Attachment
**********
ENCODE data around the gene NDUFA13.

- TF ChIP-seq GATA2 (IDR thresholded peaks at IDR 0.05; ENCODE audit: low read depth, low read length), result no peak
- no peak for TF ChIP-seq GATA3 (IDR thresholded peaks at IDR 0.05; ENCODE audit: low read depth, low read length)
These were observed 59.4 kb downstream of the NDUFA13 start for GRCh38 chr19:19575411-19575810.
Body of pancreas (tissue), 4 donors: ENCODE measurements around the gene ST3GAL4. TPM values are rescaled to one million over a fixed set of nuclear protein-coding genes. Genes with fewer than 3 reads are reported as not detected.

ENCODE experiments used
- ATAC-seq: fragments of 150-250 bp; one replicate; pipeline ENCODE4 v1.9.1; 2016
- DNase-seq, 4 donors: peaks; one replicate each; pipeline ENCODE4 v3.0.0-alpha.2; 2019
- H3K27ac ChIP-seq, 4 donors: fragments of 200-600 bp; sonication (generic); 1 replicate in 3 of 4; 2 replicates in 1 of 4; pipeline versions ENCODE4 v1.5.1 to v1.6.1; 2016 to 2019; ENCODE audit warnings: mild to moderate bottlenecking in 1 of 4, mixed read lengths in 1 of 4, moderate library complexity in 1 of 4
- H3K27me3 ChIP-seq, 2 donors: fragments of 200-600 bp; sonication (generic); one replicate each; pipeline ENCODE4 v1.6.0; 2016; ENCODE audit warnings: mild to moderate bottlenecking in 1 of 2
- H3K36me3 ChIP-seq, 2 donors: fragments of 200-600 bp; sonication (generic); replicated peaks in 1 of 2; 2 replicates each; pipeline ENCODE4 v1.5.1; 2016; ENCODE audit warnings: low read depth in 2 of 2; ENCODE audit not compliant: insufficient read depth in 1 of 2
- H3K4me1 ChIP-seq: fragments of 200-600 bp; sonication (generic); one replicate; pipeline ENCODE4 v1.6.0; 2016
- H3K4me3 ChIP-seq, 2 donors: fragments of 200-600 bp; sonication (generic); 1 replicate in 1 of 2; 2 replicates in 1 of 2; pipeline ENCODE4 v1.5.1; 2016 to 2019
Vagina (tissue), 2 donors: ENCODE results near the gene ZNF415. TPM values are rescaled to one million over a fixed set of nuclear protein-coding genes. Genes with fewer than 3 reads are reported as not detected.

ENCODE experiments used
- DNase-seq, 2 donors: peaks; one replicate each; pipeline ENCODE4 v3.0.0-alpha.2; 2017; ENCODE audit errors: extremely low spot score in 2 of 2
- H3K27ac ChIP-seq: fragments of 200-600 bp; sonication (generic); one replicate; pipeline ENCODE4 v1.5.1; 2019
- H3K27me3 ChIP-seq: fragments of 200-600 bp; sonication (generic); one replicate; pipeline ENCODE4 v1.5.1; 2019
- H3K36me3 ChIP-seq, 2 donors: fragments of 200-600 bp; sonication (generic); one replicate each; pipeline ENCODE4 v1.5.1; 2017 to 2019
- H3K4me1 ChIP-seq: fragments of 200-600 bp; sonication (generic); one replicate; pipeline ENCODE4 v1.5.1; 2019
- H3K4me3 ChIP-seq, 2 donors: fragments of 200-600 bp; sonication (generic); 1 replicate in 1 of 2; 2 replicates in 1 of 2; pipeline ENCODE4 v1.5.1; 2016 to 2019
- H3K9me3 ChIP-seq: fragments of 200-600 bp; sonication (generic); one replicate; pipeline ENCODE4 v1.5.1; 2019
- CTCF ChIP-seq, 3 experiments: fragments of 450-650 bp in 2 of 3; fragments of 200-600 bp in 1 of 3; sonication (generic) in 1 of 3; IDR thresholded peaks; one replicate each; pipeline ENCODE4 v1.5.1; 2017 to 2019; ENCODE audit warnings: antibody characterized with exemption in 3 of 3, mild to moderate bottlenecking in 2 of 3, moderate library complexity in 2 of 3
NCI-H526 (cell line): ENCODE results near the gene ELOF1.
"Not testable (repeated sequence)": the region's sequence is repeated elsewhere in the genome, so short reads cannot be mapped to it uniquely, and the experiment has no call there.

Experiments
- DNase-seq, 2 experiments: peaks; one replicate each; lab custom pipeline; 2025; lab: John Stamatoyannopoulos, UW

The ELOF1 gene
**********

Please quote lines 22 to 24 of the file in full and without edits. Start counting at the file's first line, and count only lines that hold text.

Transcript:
- H3K9me3 ChIP-seq: fragments of 200-600 bp; sonication (generic); one replicate; pipeline ENCODE4 v1.5.1; 2019
- CTCF ChIP-seq, 3 experiments: fragments of 450-650 bp in 2 of 3; fragments of 200-600 bp in 1 of 3; sonication (generic) in 1 of 3; IDR thresholded peaks; one replicate each; pipeline ENCODE4 v1.5.1; 2017 to 2019; ENCODE audit warnings: antibody characterized with exemption in 3 of 3, mild to moderate bottlenecking in 2 of 3, moderate library complexity in 2 of 3
NCI-H526 (cell line): ENCODE results near the gene ELOF1.